Ein Gedi Hike
Swim in the Dead Sea
Drive to Tel Aviv
One woman show: "The Four Faces of Israel"
Accommodations: Sea Net, Tel Aviv, 011-972-3-517-1655


Wednesday, March 11, 2009
Israel Update with guest speaker Neil Lazarus
Neve Tzedek-first neighborhood in Tel Aviv
Independence Hall
Lunch on Sheinkin Street
Yitzchak Rabin Square
Purim Party with other Taglit-Birthright Israel groups!
Drive to Jerusalem
Accommodations: Judaean Youth Hostel, Jerusalem, 011-972-2-632-2777

Thursday, March 12, 2009
City of David - explore the first Jewish neighborhoods of Jerusalem, when King David chose
Jerusalem as his capital, forever linking the city with the story of the Jewish people
Tour the Jewish Quarter - learn the stories of its inhabitants, then and now
The Kotel – the central, most significant site in Jewish tradition
Machaneh Yehudah open-air market
Say goodbye to Israeli friends
Prepare for Yad Vashem
Accommodations: Judaean Youth Hostel, Jerusalem, 011-972-2-632-2777

Friday, March 13, 2009
Yad Vashem – visit the National Memorial for the Victims and Martyrs of the Holocaust
Mt. Herzl – the tombs of the leaders of the nation and the military cemetery tell the story of
the struggles for Jewish independence from the first days of Zionism to today
Kabbalat Shabbat (candlelighting)
Shabbat Dinner
Oneg Shabbat – fun group activity
Accommodations: Judaean Youth Hostel, Jerusalem, 011-972-2-632-2777

Shabbat, March 14, 2009
Morning Services
Shabbat discussions
Time to rest
Visiting time for family and friends
Havdalah
Program evaluation
Night out in Jerusalem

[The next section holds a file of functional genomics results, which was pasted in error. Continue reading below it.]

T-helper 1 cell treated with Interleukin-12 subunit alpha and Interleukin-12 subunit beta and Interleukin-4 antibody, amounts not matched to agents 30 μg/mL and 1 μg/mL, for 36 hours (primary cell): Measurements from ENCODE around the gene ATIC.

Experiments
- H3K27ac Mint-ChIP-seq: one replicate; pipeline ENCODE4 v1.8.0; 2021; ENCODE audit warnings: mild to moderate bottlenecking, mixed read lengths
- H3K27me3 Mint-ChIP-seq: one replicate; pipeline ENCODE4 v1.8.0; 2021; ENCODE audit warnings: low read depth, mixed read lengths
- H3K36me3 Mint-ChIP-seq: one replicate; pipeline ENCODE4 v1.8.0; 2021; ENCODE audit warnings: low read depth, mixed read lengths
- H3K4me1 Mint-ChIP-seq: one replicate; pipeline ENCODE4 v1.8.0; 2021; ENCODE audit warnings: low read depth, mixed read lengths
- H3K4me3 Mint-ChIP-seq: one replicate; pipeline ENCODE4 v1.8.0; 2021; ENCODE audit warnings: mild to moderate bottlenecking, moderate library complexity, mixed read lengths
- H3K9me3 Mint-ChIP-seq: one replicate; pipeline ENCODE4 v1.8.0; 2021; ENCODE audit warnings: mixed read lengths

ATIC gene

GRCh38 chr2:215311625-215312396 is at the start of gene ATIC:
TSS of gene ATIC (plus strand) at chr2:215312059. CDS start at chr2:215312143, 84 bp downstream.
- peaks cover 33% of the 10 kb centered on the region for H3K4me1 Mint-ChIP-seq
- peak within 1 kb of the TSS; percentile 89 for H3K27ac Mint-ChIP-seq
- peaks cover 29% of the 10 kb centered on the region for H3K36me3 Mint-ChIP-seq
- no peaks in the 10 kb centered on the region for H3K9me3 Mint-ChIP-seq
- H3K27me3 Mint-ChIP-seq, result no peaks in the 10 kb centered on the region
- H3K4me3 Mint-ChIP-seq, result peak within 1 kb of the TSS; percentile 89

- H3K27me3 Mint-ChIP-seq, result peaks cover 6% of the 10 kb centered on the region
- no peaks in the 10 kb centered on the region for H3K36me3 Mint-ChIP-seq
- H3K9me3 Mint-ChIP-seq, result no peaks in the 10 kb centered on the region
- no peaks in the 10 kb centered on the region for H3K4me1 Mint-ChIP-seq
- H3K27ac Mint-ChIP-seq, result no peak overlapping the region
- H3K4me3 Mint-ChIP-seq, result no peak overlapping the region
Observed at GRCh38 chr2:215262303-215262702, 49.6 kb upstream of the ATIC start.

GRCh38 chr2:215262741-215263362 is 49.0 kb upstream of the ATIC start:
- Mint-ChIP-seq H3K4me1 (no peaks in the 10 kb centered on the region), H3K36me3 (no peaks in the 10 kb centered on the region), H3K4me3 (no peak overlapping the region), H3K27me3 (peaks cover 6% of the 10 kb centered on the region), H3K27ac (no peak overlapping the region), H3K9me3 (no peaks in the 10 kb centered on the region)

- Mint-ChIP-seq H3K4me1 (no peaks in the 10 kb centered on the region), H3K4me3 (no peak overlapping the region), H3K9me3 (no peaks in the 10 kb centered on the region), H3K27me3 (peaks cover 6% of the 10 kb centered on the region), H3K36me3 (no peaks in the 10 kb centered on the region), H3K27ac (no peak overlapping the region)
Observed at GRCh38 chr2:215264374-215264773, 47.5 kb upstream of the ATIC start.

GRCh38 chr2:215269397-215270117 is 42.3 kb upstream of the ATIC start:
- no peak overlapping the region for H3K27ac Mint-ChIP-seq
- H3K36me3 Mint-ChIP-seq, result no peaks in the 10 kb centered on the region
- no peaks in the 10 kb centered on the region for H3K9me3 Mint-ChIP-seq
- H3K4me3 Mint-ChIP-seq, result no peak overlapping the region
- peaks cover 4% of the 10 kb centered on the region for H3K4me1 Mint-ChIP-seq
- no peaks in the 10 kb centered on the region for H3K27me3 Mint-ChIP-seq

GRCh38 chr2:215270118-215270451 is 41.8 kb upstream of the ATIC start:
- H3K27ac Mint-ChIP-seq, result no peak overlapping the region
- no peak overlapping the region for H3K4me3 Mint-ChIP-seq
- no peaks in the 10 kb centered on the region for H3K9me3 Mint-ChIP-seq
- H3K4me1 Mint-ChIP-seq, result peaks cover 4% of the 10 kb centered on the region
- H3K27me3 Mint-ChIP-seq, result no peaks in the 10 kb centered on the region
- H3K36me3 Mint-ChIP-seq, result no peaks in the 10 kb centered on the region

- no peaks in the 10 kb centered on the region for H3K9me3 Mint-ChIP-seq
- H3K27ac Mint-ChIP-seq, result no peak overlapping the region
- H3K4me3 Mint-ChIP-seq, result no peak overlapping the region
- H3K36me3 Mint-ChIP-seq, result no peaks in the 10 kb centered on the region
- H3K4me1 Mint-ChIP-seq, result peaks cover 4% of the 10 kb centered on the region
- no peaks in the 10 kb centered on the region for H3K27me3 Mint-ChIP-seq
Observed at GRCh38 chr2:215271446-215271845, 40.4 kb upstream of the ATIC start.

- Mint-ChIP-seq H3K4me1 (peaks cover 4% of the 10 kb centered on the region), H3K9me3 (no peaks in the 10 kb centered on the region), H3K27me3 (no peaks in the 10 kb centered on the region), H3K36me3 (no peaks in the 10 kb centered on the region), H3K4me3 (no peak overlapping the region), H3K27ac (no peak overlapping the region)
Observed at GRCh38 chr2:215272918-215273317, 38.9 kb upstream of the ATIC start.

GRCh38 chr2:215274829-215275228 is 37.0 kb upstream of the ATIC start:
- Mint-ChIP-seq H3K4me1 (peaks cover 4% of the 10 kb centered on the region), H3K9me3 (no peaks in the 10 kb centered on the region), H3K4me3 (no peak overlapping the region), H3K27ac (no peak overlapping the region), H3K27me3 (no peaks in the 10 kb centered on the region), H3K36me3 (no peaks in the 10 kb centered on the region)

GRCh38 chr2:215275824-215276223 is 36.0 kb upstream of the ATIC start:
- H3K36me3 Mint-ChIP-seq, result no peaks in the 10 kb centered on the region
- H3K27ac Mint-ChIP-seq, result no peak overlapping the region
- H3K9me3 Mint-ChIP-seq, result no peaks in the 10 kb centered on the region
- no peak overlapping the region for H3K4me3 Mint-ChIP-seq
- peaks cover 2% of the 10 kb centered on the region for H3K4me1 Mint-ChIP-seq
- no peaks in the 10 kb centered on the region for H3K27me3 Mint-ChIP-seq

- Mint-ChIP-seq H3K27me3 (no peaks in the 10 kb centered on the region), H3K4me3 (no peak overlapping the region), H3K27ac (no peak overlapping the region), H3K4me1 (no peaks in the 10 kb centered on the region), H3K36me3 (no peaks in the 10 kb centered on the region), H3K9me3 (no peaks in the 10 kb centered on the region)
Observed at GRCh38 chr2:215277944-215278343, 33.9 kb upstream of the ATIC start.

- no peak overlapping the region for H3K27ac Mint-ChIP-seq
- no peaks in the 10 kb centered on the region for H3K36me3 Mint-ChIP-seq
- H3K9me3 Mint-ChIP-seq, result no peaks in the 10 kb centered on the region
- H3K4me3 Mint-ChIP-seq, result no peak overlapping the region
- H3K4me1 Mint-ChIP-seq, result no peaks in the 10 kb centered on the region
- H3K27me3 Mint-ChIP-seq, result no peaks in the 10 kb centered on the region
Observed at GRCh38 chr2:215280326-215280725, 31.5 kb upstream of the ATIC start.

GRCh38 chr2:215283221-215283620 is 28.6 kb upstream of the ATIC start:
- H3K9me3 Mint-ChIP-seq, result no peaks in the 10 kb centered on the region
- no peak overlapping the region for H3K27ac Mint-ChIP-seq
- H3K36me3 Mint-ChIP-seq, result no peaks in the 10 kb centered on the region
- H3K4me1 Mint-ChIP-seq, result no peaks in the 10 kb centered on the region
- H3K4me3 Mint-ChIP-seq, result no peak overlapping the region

Depart for airport

Sunday, February 15, 2009

I am...

a antisocordist. Just ask my husband.

I'm also on my ninth book of 2009 and a few behind in my updates.

Tuesday, February 10, 2009

This is the end.

Of my beautiful MacBook Pro. Oh how I loved her so.

Tuesday, February 3, 2009

Book #6: The Curious Incident of the Dog in the Night-time

The next books I'll be reading for a time come from MLA's List of 30 Books To Read Before You Die.

Reading this entire list has always been a goal of mine -- well, ever since Mrs. Diana Davis handed out the purple pamphlet in AP English my senior year. (Mrs. Davis was always a romantic and loved the color purple and often commented on my love for wearing orange with kind of a grimace. She had to like me because my in-class essays always rocked, but I know she liked Elisabeth Ahrens better.)

Anyway, I've decided that I will finish this list in concert with my goal of reading 50 books this year. I making one exception. The Bible in No. 2 on the list and I just can't sit down and read the Bible cover to cover and still accomplish my 50 books goal, so reading the Lord of the Rings trilogy and The Golden Compass trilogy (which only count for one book apiece) will have to be my atonement.